Agencies that provide services for people with developmental disabilities have as good an argument as any — and better than some — for pushing back against proposed state budget cuts.

They have been dealing with spending reductions and delayed payments for years.

We have seen the impact of these budget decisions with the closing in 2009 of the Occupational Developmental Center in Bloomington-Normal that provided much-needed training and jobs for people with disabilities.

But many others are in that same situation in the state.

What makes this group different, noted Tony Paulauski, is it is offering a solution.

Paulauski, executive director of The Arc of Illinois, said his organization, which represents 60 agencies throughout Illinois that care for people with intellectual and development disabilities, is calling on the state to close four of the eight state-run institutions that serve the developmentally disabled.

The idea is to switch money from the closed state institutions to community-based facilities, which are less expensive to operate and which advocates have long said provide better, more personalized care than large institutions.

Most of the residents from the closed institutions would go to community facilities, although some could go to remaining state institutions, if that was deemed more appropriate.

In addition to the Fox Developmental Center in Dwight, the state operates developmental centers in Anna, Centralia, Dixon, Jacksonville, Kankakee, Park Forest and Waukegan.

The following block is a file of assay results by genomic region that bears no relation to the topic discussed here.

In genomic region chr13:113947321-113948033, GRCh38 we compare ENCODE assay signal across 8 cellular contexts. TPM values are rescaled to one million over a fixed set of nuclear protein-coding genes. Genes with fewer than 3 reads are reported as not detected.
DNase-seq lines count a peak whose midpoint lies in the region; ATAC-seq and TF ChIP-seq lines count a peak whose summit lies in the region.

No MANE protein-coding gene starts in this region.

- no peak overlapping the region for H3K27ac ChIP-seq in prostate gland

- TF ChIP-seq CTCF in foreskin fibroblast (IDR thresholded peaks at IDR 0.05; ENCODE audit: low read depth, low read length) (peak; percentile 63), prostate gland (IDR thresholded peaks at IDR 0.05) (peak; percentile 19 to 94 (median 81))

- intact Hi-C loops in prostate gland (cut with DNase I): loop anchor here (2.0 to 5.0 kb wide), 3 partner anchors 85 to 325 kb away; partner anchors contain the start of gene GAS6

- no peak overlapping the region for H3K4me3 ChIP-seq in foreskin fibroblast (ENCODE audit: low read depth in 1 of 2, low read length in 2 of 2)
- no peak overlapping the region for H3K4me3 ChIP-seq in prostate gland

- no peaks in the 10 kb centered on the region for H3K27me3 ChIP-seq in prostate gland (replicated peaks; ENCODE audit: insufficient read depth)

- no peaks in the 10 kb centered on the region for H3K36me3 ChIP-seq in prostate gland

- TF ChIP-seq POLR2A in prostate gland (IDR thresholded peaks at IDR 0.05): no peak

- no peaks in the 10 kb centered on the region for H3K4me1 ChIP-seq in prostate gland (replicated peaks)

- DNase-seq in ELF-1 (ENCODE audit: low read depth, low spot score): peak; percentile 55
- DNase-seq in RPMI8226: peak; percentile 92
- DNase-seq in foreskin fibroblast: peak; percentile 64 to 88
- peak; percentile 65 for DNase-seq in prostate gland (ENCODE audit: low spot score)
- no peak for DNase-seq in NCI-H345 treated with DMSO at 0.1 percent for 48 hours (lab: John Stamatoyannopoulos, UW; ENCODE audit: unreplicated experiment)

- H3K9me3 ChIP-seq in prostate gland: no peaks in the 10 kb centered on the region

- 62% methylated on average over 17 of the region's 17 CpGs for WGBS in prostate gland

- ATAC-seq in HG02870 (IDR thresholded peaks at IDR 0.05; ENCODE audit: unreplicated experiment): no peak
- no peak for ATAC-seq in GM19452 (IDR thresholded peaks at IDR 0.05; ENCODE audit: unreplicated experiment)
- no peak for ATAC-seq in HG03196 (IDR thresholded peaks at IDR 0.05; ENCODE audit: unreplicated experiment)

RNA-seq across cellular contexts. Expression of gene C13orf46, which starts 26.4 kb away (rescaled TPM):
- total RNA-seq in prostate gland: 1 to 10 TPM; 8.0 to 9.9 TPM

We don’t doubt that there are many dedicated, caring people working in those state facilities. However, the trend in recent years has been moving toward community-based settings — and Illinois lags far behind other states that have scaled back or eliminated state-run institutions for those with developmental disabilities.

It is important that any closing of facilities be done with adequate planning and consultation with the families involved, unlike what happened when the Lincoln Developmental Center was closed in 2002.

Paulauski said the average annual costs to care for a person in one of the state institutions is $192,000 compared to $50,000 in a community-based facility.

However, moving to close any state institutions would run into the ill-advised agreement Gov. Pat Quinn made last fall with the state’s largest public employees’ union not to lay off state employees or close any state facilities.

The question becomes whether that agreement is binding on the General Assembly.

This isn’t something that is likely to be settled quickly. That means it might not provide the reallocation of money that Paulauski is seeking in this budget. But it is still a matter worthy of consideration — for financial as well as humanitarian reasons.

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